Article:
If you have inside dogs, you know what happens when you eat something. They always want a bite. Maggie, my 8-year old Shih Tzu, is very particular. She likes cheese, meat, peanut butter, and pears. She hates spinach and tofu. Because I like both of those dreaded foods, I’ve offered them to her before. Over the years, she’s become a little suspicious of the food blessings I give.
Just a bite
Mamie, on the other hand, is younger and more accepting. She likes everything except spinach. If I eat it, she wants it, too. She sits next to my chair at the dinner table, wiggling all over with anticipation, and stares expectantly at me in hopes of a treat thrown her way. She just wants a bite.
Breakfast smoothies don’t appeal to either dog, but zucchini bread, especially with peanut butter and banana slices, is a big hit. This morning, I opted for whole grain toast with a little smear of peanut butter for breakfast.
Armed with a steaming cup of coffee and 1/2 a piece of toast in my hand, I crawled back into bed. Mamie was at my side in an instant, staring determinedly at my toast. I broke off a tiny piece and offered it. She gobbled it up and begged for more.
When comfort costs us a blessing
Maggie was curled at the foot of the bed. I pinched off another tiny piece of toast for her and stretched out my hand. “Hey, Maggie. You want a little bite?” She looked askance at the toast in my hand, lowered her head, and went back to sleep. Maggie missed one of her favorite treats because she was so comfortable where she was that she didn’t want to move.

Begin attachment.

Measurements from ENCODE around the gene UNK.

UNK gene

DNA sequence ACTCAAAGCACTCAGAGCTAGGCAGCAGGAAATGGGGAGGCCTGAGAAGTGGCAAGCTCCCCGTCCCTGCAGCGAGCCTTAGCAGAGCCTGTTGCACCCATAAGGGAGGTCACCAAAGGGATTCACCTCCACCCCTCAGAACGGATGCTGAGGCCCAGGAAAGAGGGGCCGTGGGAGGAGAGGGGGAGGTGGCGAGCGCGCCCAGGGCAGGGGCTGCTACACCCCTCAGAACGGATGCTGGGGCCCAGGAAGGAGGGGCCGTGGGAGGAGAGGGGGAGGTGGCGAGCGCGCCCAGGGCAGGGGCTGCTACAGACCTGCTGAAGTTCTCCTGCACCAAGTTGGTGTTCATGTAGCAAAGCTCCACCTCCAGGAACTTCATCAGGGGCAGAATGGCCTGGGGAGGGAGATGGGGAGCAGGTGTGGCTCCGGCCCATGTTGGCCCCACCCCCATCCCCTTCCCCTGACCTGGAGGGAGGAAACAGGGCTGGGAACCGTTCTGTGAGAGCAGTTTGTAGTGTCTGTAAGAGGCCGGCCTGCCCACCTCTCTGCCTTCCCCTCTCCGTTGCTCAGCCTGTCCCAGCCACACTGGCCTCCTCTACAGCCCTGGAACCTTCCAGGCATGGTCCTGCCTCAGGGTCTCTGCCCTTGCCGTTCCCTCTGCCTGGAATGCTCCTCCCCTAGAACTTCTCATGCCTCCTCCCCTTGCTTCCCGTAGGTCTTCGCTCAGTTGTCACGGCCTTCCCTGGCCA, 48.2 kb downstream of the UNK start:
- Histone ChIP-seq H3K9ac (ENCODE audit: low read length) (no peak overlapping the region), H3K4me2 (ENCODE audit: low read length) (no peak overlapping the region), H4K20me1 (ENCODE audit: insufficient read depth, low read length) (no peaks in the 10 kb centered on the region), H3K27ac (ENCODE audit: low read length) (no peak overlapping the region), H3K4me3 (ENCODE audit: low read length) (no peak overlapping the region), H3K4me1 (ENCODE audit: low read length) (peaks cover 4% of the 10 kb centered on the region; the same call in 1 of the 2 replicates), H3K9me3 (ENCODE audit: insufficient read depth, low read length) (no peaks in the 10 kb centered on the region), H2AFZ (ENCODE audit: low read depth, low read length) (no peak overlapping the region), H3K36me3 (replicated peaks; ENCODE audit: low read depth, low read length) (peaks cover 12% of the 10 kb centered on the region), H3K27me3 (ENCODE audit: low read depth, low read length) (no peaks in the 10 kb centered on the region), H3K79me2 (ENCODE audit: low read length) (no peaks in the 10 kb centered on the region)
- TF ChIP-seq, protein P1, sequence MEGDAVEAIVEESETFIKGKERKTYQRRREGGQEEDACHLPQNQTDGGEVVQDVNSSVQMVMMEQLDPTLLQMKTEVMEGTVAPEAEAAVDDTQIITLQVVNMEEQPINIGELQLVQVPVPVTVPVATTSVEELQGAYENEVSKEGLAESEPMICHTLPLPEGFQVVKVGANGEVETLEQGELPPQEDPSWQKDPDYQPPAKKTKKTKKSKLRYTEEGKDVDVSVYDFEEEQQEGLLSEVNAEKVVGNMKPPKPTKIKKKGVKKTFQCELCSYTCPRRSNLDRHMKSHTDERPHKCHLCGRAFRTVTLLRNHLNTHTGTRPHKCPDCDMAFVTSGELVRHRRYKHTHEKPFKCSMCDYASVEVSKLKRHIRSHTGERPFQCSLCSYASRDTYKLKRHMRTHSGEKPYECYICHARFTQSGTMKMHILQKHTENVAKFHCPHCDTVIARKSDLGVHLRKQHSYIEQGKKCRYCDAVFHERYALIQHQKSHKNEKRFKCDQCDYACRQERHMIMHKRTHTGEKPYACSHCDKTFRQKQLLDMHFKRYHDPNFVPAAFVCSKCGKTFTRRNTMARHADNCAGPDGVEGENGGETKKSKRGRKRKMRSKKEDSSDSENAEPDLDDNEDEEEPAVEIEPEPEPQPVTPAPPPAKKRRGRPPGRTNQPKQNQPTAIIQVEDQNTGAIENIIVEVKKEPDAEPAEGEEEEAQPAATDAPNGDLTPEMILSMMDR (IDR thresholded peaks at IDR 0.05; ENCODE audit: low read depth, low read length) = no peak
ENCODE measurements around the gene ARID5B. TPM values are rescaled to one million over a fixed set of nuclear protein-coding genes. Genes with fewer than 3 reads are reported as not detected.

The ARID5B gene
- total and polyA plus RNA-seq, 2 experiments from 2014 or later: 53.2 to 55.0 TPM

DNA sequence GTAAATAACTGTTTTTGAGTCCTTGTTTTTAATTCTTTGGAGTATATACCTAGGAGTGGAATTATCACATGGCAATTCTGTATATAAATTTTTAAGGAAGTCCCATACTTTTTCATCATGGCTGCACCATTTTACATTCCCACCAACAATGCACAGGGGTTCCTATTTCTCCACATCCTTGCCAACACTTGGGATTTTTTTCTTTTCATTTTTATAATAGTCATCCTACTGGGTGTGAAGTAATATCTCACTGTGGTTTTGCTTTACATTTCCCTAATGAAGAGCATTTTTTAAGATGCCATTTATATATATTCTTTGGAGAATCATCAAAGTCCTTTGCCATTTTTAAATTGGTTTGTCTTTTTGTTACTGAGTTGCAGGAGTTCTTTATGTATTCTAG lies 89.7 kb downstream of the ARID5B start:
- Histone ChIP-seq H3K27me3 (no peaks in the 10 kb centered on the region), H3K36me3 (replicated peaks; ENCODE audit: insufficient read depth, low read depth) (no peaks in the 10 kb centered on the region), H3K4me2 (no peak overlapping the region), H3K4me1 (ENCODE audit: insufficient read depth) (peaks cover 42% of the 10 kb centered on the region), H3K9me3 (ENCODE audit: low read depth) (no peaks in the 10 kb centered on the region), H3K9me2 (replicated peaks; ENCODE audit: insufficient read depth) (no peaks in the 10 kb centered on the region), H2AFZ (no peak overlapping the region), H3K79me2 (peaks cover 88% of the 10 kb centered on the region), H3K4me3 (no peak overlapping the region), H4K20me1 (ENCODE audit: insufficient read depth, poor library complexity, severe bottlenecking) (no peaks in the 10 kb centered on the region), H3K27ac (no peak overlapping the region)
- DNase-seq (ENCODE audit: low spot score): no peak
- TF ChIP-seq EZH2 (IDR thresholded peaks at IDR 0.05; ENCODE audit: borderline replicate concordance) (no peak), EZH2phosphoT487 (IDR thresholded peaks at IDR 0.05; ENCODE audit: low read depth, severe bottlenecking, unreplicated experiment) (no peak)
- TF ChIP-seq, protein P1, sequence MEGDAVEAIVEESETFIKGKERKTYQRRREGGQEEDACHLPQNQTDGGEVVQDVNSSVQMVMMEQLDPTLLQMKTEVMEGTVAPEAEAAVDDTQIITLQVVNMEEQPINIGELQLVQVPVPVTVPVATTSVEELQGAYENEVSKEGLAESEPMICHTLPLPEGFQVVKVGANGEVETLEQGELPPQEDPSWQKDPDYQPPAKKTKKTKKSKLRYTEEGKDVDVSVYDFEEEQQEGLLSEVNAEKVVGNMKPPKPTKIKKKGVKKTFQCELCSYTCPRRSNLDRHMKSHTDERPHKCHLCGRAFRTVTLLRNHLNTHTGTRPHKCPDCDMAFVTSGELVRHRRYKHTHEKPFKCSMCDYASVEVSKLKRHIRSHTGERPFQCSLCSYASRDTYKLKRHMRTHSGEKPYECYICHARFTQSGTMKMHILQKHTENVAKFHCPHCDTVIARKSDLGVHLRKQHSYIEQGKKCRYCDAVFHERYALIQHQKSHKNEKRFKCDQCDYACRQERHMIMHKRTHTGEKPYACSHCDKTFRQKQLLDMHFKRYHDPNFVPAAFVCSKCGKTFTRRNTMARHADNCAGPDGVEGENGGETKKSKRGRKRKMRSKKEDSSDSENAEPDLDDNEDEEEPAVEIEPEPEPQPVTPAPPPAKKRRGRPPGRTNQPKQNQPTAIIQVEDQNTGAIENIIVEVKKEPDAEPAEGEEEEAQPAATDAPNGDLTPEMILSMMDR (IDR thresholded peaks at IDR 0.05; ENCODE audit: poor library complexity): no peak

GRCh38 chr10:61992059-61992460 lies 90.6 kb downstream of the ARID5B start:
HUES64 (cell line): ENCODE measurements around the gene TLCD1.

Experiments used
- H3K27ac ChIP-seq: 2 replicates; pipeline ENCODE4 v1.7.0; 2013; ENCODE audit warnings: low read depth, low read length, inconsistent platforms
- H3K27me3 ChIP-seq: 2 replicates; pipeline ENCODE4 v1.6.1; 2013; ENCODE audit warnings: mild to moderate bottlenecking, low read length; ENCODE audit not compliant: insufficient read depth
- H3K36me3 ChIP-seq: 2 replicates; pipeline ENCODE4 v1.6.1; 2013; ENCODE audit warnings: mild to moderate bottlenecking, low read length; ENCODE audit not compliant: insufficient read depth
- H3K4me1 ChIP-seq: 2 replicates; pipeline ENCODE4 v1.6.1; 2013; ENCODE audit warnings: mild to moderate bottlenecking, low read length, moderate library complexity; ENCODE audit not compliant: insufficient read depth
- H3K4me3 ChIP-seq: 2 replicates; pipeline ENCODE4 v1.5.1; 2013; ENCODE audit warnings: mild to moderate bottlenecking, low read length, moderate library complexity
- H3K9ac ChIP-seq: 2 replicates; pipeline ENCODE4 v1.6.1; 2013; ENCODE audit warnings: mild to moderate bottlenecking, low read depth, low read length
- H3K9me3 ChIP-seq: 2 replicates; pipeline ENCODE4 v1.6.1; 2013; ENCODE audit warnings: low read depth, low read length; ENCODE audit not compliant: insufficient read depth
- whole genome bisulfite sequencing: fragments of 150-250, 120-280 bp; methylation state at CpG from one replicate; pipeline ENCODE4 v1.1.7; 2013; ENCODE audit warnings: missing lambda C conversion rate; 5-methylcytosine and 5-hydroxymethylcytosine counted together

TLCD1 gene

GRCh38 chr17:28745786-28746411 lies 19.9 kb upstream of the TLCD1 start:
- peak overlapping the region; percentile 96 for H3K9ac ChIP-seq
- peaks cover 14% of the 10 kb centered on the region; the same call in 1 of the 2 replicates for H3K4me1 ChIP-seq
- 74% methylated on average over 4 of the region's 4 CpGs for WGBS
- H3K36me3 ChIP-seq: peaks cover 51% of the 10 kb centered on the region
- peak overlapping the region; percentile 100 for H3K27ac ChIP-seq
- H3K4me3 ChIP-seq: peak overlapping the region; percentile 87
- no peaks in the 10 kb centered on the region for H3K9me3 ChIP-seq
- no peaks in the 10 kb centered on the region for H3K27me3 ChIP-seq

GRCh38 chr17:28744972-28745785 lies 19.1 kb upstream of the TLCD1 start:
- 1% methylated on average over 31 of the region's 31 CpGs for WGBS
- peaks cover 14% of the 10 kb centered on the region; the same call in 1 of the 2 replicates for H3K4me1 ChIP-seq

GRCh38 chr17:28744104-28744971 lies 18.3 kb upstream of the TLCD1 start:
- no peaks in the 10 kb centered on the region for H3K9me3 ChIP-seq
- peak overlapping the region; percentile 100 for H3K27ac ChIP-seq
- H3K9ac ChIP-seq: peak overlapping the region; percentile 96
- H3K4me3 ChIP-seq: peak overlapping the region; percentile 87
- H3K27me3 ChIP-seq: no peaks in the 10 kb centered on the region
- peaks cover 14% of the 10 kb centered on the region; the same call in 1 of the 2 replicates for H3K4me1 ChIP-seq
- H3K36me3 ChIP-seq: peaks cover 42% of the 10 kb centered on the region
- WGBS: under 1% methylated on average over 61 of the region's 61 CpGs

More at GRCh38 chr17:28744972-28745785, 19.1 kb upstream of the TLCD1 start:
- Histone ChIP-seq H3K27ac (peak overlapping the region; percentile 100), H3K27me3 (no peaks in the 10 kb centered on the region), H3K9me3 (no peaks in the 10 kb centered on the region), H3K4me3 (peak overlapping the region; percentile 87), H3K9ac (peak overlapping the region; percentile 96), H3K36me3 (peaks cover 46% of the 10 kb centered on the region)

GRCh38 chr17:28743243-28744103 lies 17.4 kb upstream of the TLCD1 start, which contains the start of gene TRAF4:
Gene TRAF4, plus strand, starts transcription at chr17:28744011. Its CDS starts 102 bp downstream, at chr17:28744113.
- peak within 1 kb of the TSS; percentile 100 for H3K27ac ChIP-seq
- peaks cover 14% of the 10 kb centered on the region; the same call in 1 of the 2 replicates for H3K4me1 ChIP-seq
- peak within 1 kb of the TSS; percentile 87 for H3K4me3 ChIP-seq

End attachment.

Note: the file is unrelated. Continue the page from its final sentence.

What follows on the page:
These dogs have heard many sermons in their young lives, and they heard another one today. “Maggie, girl, you are missing blessings because you’re too comfortable to accept them,” I told her.
My words struck my own heart like a dagger. I love blessings, especially when they’re easy. The ones that aren’t so easy to receive, the ones that require an inordinate amount of effort or faith, are sometimes a struggle for me.
When blessing is wrapped in hard
My medical practice was only possible because of the years of effort I expended in long hours of study and training. It required much work to receive, but it was a blessing.
A literary agent was only possible because of the long hours of study and training, plus more edits and rewrites than I can number, but it’s also a much-work blessing.
A mission ministry was only possible because I moved out of my comfort zone and metaphorically lowered my nets on the other side, but it’s a blessing, nonetheless.
Do we embrace hard blessings?
This morning, I asked a hard question. Do my ongoing cornea problems contain a hard-to-receive blessing I can’t yet recognize? The answer is yes. Even in the midst of hard times, God causes all the circumstances, pleasant and unpleasant, to work together. He brings good in the midst of all the hard we face. (Romans 8:28)
Today, let’s ask ourselves few pointed questions:
If we’re in the midst of an agonizingly hard time, in what ways has God brought good in the midst of the difficulty?
If we’re in a waiting period, is there a God-given task I’ve delayed which will bring with it a blessing once completed?
How have we seen God’s faithfulness in past trials?
What blessings have we received after much effort?
In what areas do we need to persevere?
If we welcome the easy blessings, we must also be willing to embrace the hard ones, give thanks to the Author of both, and persevere until we reach the crown God has promised.
Blessed is the one who perseveres under trial because, having stood the test, that person will receive the crown of life that the Lord has promised to those who love him. James 1:12 niv